The sideshow in Washington continues as the government slowdown begins another week, and debt ceiling negotiations look like a non-starter. Both the Dow Jones Industrial Average (DJINDICES:^DJI) and the S&P 500 are fairly depressed this morning, and it seems a sure bet that a looming default on the U.S. debt is making markets nervous.
Some Dow companies are up today, notably AT&T (NYSE:T) and Verizon (NYSE:VZ) -- and they may have tech giant Apple to thank for it. The latter's spiking 5S and 5C iPhone sales have lifted its fortunes recently, and iPhone vendors AT&T and Verizon are sharing the spotlight, too, as both communications companies see increased sales for the popular gadgets.
Deals offered by big-box retailers Best Buy and Wal-Mart, which offer the iPhone 5C for half off the retail price -- and come with two-year contracts with AT&T, Sprint, or Verizon -- certainly can't be hurting, either.
Many Dow components are listless today, with financials looking particularly wan. With no specific news about credit card issuers Visa (NYSE:V) and American Express (NYSE:AXP) on tap today, those companies could be suffering from a general fearfulness surrounding the debt ceiling crisis, and the effect that a lack of congressional action will have on the country's credit. Both credit card companies have experienced stellar share price growth over the past year, with Visa soaring by almost 34%, and American Express increasing by 25%.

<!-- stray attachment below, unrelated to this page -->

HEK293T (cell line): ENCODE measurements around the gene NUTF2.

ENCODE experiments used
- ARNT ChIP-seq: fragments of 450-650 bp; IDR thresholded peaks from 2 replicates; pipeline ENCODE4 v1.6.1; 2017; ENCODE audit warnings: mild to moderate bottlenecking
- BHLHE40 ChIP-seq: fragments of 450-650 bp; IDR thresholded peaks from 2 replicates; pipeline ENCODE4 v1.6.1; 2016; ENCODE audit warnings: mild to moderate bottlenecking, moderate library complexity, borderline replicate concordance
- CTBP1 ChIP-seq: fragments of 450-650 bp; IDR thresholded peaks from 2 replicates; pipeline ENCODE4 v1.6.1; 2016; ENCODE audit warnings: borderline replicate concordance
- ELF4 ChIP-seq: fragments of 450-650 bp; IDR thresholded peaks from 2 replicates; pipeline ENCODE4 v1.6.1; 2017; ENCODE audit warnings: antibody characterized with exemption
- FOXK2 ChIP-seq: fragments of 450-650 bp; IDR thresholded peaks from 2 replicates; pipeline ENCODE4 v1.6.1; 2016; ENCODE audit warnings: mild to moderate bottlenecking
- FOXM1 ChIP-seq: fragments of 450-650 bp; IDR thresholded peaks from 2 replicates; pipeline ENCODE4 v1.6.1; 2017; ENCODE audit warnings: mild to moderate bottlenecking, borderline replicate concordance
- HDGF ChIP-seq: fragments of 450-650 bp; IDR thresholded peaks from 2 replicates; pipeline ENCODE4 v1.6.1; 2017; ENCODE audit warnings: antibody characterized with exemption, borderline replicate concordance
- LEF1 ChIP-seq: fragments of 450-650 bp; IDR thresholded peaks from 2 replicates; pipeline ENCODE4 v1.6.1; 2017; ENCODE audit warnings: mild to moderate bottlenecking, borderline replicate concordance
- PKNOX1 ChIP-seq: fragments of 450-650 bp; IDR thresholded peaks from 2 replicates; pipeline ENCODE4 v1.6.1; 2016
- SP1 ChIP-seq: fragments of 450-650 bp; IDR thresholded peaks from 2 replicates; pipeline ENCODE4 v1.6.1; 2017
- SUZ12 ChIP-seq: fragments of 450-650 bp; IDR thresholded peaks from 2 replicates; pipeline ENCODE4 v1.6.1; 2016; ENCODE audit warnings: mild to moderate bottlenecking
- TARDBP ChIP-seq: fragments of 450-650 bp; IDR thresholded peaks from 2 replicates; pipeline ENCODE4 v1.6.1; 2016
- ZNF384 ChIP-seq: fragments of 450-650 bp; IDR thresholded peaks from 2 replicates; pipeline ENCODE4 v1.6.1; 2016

JPMorgan Chase is also a laggard, reflecting some of the general malaise affecting markets so far today. Possibly causing some additional pain was a midmorning report on mortgage rates, in which analysts noted the huge jump in long-term interest rates since May. This has effectively cut the pool of refinance candidates in half, not good news for banks.
Fool contributor Amanda Alix has no position in any stocks mentioned. The Motley Fool recommends American Express, Apple, and Visa. The Motley Fool owns shares of Apple, JPMorgan Chase, and Visa. Try any of our Foolish newsletter services free for 30 days. We Fools may not all hold the same opinions, but we all believe that considering a diverse range of insights makes us better investors. The Motley Fool has a disclosure policy.